In 2022, the Romanian competition authority focused on closing important investigations, recorded the highest number of cleared mergers in recent history and set the legislative framework for new directions of action and analysis.
In 2023 we are at a turning point. Changes within the competition authority will determine the authority’s future course of action. The Competition Council can remain a strong market watchdog, which will translate into a higher number of new investigations and analyses, as well as rigorous control of anti-competitive deeds. This scenario will require an even more active involvement in promoting competition rules, maintaining institutional expertise and attracting specialised human resources.
Expectations for 2023 also include ensuring a consistent application of the competition authority’s new powers, in particular in the digital area, food retail and unfair competition. It is also vital that the authority provides clarity to the business environment on merger control proceedings and its role in analysing foreign direct investments.
In terms of opportunities, the competition authority could identify ways to attract economic operators to cooperate in stopping certain illegal behaviour, either by continuing to develop the leniency programme or by applying significant reductions with respect to penalties for those entities that cooperate with the competition authority and contribute to improving the competitive environment.
Finally, we anticipate that the competition authority will continue its investigations in key sectors of the Romanian economy.
A. Antitrust investigations. New powers for the Competition Council
In 2022, the competition authority focused on finalising investigations that spanned over several years, with the total amount of fines imposed indicating a reduction in its sanctioning activity. A particular focus was placed on scenarios where infringing parties chose to settle the case.
Although the competition authority’s activity report shows that a high number of new investigations have been launched (16), in fact, the number of ongoing investigations is at a lower level than during the pre-pandemic period.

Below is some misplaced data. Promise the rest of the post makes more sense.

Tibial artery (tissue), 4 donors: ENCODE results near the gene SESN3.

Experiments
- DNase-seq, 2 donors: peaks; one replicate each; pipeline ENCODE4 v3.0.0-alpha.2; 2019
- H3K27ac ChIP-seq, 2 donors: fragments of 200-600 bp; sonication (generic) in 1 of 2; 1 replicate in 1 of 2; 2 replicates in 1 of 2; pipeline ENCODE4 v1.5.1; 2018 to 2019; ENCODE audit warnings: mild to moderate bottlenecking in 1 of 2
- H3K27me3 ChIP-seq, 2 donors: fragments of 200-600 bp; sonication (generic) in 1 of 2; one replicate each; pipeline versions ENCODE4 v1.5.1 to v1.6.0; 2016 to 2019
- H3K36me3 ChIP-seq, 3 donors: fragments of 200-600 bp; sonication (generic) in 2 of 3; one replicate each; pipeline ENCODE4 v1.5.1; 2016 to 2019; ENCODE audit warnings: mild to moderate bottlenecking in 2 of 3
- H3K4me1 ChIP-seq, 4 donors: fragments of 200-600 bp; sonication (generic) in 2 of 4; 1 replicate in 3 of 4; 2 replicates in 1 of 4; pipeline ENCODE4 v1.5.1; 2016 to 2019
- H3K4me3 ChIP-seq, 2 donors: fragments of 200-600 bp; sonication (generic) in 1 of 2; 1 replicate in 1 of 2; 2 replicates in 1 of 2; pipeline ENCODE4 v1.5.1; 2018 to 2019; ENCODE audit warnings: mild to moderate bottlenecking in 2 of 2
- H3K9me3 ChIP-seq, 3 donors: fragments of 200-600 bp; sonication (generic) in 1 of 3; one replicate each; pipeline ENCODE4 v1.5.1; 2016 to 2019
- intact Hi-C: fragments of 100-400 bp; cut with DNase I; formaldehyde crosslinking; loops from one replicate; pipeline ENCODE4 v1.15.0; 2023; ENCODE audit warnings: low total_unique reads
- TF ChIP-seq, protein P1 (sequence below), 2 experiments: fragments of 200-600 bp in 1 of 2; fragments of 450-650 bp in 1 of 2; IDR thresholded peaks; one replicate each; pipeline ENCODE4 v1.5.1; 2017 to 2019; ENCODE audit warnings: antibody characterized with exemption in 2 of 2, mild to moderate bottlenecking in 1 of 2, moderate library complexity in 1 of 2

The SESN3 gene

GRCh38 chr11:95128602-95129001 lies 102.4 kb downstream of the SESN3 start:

In 2023, we can expect to have a twofold phenomenon: i) a number of important, older investigations will be completed (potentially targeted areas being IT&C, building materials, consumer goods, auctions) and ii) new investigations will be opened in key areas of the economy (e.g., energy, pharma, food retail, consumer services, manufacturing).
In terms of timing, the competition authority could use the first part of the year to finalise some existing analyses and then step up its efforts in the area of new investigations. An important factor at this point is also human resources, as the authority is at a point where it needs to attract (legal, technical and economic) expertise to support a higher number of simultaneous analyses. For this, the competition authority will need to identify the most effective ways to attract human resources, including from the private sector.
Moreover, the authority’s success will be determined by how it manages to respond to market complaints and enquiries. Periods of economic insecurity (particularly as a result of tariff increases, inflation, the emergence of certain solvency and payment issues, etc.) can be expected to increase the number of commercial disputes and lead to an increase in complaints and referrals to the authority.
In terms of new inquiries and analyses, we anticipate that the key areas of the economy to be targeted will be, particularly, the energy sector (covering its various branches), the pharmaceutical sector, the food segment, key services, as well as the area of public tenders for new development projects (especially as a result of the intensified implementation of the National Recovery and Resilience Plan - NRRP).
We anticipate that the Competition Council will intensify its activity with respect to its new control powers. Thus, some investigations into possible abuses of the higher negotiation power can be expected in relation to unfair competition. Similarly, in the food retail sector, analyses on the implementation of the new rules are expected, including specific investigations on the relationship between large food chains and suppliers with reduced bargaining power.
B. Sector inquiries
2022 was a very active year in terms of sector inquiries. Nearly 40% of current sector inquiries were launched in 2022, with this mechanism helping the competition authority to identify possible risk areas and trigger targeted investigations. The main sectors targeted were the pharmaceutical sector (marketing and promotion of non-prescription medicines and food supplements), the automotive sector, including the ride sharing segment, the construction industry (in particular with respect to the maintenance and repair segments) or financial services.